Victor Agadjanian
Carlos Arnaldo
Boaventura Cau

Migration, Remittances and Educational Stratification among Blacks in Apartheid and Post-Apartheid South Africa
Yao Lu
Donald J. Treiman

Organizations and Stratification

Why Does the Spatial Agglomeration of Firms Benefit Workers?: Examining the Role of Organizational Diversity in U.S. Industries and Labor Markets
Andrew S. Fullerton
Wayne J. Villemez

The Context of Workplace Sex Discrimination: Sex Composition, Workplace Culture and Relative Power
Kevin Stainback
Thomas N. Ratliff
Vincent J. Roscigno


The Needs of Others: Gender and Sleep Interruptions for Caregivers
Sarah A. Burgard

Early Pubertal Timing and the Union Formation Behaviors of Young Women
Shannon E. Cavanagh

Work and Attitudes

Origins and Outcomes of Judgments about Work
Monica Kirkpatrick Johnson
Jeylan T. Mortimer

Adolescent Cognitive Skills, Attitudinal/Behavioral Traits and Career Wages
Matthew Hall
George Farkas

Mental Health

The Social Structuring of Mental Health over the Adult Life Course: Advancing Theory in the Sociology of Aging
Philippa Clarke
Victor Marshall
James House
Paula Lantz

Coping with the Stigma of Mental Illness: Empirically-GroundedHypotheses from Computer Simulations
Amy Kroska
Sarah K. Harkness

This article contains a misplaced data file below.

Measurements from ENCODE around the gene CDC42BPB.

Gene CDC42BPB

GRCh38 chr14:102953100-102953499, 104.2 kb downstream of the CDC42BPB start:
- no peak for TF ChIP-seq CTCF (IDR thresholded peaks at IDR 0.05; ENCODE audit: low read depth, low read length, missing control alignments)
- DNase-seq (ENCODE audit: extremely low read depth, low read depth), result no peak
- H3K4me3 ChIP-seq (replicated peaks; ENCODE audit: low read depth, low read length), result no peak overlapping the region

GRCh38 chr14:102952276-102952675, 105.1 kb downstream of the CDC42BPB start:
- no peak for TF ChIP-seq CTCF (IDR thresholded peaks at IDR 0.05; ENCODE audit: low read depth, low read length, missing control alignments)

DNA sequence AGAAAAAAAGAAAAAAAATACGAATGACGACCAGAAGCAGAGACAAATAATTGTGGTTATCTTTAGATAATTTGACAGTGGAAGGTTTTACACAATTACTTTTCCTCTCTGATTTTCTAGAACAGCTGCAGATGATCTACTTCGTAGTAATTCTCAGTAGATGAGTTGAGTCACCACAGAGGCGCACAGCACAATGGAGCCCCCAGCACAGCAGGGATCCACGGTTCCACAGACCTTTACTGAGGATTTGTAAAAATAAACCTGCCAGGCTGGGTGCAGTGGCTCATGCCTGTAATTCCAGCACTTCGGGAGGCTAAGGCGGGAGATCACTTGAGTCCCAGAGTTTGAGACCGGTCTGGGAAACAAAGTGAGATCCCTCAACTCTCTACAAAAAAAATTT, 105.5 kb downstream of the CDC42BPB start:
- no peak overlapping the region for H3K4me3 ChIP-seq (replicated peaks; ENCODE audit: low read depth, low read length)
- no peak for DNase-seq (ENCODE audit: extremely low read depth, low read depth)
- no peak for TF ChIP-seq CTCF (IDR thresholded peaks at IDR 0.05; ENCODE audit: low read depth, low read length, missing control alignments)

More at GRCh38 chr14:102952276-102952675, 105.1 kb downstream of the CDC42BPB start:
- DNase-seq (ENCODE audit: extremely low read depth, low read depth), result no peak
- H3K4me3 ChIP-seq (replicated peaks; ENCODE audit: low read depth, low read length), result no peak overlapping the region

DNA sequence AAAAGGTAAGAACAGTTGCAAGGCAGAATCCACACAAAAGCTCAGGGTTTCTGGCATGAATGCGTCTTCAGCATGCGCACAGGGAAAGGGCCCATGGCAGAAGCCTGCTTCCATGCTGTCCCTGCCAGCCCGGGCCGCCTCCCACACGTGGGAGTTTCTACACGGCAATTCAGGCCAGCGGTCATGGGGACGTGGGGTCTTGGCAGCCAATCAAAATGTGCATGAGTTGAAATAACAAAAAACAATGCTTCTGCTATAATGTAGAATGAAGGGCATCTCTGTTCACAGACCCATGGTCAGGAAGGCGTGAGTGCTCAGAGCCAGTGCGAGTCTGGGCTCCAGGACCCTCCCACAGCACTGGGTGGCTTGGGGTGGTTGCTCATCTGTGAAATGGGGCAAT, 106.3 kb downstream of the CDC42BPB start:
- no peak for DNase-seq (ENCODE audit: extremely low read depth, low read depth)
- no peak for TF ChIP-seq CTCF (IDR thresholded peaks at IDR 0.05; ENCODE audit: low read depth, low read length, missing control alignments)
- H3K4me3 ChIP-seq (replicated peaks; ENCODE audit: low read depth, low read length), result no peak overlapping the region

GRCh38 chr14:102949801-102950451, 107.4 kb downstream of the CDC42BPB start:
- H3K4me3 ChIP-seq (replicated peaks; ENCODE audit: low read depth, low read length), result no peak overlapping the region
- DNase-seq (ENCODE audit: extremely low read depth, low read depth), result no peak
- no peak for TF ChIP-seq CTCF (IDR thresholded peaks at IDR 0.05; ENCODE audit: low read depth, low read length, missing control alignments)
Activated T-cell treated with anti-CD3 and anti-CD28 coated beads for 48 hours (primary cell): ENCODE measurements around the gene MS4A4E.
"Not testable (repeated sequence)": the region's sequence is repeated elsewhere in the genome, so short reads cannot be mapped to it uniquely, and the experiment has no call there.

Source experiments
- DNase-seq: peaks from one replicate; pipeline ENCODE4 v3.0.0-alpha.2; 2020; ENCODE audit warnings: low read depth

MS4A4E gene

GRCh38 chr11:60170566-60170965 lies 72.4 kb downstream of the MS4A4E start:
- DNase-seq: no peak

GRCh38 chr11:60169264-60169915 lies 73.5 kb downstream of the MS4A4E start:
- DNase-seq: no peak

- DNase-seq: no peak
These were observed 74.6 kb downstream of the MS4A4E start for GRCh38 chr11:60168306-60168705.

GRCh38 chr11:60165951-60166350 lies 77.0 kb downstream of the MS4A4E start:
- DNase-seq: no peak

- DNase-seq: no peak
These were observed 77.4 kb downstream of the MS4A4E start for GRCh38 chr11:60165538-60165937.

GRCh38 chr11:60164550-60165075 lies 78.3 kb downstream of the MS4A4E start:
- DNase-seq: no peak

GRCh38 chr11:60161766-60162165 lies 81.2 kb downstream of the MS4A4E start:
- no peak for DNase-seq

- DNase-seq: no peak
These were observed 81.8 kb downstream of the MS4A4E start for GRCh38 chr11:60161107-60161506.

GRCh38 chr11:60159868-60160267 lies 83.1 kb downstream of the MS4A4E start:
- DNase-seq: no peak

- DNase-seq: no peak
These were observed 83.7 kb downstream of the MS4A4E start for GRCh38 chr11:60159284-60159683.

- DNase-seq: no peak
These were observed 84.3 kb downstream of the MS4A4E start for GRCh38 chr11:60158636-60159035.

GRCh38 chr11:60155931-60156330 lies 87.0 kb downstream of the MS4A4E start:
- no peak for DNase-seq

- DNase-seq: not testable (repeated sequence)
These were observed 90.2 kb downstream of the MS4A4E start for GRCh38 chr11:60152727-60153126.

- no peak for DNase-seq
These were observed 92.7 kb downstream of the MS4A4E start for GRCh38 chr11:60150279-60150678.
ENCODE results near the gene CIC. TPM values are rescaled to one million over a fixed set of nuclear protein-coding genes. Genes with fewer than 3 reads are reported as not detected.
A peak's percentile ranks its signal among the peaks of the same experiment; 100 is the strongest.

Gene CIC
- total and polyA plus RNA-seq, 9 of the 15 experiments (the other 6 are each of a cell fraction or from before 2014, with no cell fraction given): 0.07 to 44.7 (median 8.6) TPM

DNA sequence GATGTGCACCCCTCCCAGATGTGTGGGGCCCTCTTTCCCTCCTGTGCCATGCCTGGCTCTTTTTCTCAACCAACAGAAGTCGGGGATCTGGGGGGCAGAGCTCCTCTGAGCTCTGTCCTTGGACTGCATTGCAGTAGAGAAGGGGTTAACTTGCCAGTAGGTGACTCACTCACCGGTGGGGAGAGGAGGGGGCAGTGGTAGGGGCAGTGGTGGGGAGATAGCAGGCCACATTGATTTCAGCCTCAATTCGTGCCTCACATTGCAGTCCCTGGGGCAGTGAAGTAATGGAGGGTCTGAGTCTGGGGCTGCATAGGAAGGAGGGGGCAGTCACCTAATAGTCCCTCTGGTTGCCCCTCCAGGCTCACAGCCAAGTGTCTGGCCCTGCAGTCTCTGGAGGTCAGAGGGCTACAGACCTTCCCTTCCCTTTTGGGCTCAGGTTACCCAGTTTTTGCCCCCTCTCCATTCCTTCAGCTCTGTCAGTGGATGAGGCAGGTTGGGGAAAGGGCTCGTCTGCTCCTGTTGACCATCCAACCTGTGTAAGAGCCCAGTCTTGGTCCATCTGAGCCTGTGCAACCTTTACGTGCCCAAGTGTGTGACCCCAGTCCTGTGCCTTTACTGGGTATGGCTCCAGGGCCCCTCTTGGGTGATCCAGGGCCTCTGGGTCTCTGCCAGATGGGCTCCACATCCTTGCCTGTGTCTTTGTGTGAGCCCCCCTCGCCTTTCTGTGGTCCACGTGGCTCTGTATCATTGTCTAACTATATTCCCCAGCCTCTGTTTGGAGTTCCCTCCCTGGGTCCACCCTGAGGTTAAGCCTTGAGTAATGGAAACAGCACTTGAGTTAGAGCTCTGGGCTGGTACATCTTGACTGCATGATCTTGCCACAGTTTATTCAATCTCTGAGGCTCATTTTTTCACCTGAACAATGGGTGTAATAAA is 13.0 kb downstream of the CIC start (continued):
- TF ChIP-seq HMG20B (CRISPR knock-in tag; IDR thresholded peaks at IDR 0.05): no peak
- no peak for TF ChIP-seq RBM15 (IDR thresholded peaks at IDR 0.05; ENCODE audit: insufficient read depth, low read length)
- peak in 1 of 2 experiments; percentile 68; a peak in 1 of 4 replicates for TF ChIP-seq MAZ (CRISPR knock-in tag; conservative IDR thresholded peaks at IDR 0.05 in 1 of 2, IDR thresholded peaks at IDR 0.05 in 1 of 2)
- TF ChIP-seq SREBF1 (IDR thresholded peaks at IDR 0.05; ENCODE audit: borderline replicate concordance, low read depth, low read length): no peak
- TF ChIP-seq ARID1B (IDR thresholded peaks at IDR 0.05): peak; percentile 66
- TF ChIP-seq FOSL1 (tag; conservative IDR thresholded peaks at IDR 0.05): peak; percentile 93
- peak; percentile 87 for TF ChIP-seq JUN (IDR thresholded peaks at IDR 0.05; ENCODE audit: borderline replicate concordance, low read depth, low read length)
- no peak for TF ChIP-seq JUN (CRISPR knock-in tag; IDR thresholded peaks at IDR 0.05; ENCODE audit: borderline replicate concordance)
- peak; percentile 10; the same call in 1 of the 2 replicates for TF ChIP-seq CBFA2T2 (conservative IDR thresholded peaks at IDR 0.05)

Education and Work-Family Conflict: Explanations, Contingencies and Mental Health Consequences
Scott Schieman
Paul Glavin

Social Relations

Social Relations that Generate and Sustain Solidarity after a Mass Tragedy
James Hawdon
John Ryan

Who We'll Live With: Neighborhood Racial Composition Preferences of Whites, Blacks and Latinos
Valerie A. Lewis
Michael O. Emerson
Stephen L. Klineberg

Quantitative Methods

Standards for Standardized Logistic Regression Coefficients
Scott Menard

Social Forces, June 2011: Volume 89, Issue 4

Theory and Society 40(4)

Wildcats in banking fields: the politics of financial inclusion
Simone Polillo

“Wall Street” meets Wagner: Harnessing institutional heterogeneity
Stoyan V. Sgourev

Self-limitation of modernity? The theory of reflexive taboos
Ulrich Beck & Natan Sznaider

The religious field and the path-dependent transformation of popular politics in the Anglo-American world, 1770–1840
Peter Stamatov

The Annals of the AAPSS 636

Patrimonial Power in the Modern World

Introduction: Patrimonialism, Past and Present
Mounira M. Charrad and Julia Adams

Patrimonial Alliances and Failures of State Penetration: A Historical Dynamic of Crime, Corruption, Gangs, and Mafias
Randall Collins